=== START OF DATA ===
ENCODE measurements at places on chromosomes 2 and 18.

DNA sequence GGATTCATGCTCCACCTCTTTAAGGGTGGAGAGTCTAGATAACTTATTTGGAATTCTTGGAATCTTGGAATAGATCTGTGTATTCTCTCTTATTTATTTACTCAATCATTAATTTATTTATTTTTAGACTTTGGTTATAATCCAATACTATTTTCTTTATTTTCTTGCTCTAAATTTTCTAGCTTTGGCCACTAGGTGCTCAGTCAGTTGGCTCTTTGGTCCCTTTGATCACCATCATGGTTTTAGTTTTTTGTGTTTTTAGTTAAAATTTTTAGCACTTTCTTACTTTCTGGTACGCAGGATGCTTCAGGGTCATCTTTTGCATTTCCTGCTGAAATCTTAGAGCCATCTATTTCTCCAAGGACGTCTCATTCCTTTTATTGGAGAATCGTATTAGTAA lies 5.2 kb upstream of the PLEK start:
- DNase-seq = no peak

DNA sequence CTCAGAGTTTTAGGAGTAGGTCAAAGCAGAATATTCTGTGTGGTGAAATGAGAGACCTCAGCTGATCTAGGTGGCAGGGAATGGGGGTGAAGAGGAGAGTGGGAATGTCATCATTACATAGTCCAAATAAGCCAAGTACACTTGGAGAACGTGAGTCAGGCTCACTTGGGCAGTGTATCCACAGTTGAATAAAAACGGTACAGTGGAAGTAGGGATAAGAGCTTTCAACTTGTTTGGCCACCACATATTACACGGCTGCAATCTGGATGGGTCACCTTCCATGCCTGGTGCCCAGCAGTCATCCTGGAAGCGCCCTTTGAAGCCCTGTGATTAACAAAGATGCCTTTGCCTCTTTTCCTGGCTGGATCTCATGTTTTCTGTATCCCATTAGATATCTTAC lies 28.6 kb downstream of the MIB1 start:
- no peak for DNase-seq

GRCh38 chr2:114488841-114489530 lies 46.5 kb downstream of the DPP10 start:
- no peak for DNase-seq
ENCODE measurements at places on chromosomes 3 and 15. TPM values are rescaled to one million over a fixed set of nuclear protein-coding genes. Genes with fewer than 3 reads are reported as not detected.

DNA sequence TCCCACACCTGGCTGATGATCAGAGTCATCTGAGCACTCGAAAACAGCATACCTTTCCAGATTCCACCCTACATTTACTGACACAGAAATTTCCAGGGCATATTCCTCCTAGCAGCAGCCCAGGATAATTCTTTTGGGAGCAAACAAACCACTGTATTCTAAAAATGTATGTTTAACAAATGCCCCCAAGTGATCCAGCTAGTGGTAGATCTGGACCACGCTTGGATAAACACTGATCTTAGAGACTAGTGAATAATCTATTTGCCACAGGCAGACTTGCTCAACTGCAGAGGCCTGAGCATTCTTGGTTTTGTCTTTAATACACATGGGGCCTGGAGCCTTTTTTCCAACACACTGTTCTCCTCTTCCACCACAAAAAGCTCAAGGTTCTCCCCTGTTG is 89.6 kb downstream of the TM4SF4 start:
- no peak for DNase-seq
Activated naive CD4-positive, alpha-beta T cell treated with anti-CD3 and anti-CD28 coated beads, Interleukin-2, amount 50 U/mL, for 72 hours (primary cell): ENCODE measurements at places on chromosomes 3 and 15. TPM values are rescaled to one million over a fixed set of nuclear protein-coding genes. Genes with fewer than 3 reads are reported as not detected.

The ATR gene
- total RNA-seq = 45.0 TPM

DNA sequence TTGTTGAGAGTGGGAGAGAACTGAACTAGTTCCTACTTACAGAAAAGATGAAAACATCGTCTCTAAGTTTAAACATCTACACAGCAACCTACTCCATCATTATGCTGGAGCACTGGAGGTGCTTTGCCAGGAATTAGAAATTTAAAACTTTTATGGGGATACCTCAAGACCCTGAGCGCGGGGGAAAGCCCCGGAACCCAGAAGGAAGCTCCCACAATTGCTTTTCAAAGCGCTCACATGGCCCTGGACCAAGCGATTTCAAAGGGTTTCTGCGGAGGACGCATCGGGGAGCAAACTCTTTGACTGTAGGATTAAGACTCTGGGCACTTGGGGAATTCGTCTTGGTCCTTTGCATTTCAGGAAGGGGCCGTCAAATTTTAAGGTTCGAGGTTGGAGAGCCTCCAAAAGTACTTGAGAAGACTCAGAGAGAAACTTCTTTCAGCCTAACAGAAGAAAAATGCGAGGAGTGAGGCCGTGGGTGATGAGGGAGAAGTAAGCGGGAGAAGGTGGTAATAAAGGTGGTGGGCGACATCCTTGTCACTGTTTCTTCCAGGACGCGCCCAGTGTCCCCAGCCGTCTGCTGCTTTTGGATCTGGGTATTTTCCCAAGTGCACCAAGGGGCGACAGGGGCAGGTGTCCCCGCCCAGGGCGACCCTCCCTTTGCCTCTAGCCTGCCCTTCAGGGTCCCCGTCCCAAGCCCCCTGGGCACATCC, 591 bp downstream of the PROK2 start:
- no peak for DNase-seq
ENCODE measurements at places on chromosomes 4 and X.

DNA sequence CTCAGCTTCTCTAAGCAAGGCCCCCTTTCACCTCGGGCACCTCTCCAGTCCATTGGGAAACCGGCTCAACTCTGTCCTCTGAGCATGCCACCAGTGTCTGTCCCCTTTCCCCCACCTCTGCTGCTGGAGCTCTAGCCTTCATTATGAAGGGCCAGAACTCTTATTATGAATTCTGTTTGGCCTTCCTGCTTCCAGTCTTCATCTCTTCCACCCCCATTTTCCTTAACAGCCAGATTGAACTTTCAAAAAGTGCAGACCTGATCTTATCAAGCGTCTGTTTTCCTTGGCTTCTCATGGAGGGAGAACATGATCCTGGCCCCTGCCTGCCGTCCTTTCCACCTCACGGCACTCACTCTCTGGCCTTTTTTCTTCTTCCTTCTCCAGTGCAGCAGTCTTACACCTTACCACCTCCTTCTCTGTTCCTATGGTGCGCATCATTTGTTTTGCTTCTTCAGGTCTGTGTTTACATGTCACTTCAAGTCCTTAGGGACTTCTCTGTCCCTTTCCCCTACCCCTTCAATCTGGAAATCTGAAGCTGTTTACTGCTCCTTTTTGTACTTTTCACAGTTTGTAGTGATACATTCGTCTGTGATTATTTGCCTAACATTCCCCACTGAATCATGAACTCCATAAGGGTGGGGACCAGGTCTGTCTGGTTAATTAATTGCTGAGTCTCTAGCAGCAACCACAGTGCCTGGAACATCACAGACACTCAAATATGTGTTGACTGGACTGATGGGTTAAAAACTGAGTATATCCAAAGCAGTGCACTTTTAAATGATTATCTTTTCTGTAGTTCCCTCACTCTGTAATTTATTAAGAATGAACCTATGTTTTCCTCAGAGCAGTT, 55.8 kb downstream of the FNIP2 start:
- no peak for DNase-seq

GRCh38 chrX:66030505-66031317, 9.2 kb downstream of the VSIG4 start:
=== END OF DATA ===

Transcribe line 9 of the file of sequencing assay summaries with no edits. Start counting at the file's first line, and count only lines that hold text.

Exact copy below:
DNA sequence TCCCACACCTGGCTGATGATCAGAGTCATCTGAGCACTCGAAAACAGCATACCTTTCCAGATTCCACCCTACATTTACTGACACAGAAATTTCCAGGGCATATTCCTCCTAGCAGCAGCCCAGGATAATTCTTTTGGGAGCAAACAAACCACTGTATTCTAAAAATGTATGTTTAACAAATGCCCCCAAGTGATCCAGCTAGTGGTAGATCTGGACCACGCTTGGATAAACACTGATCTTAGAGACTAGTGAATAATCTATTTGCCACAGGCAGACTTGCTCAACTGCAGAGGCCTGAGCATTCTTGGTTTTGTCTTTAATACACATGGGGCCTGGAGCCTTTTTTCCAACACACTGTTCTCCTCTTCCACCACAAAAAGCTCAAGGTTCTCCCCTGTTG is 89.6 kb downstream of the TM4SF4 start: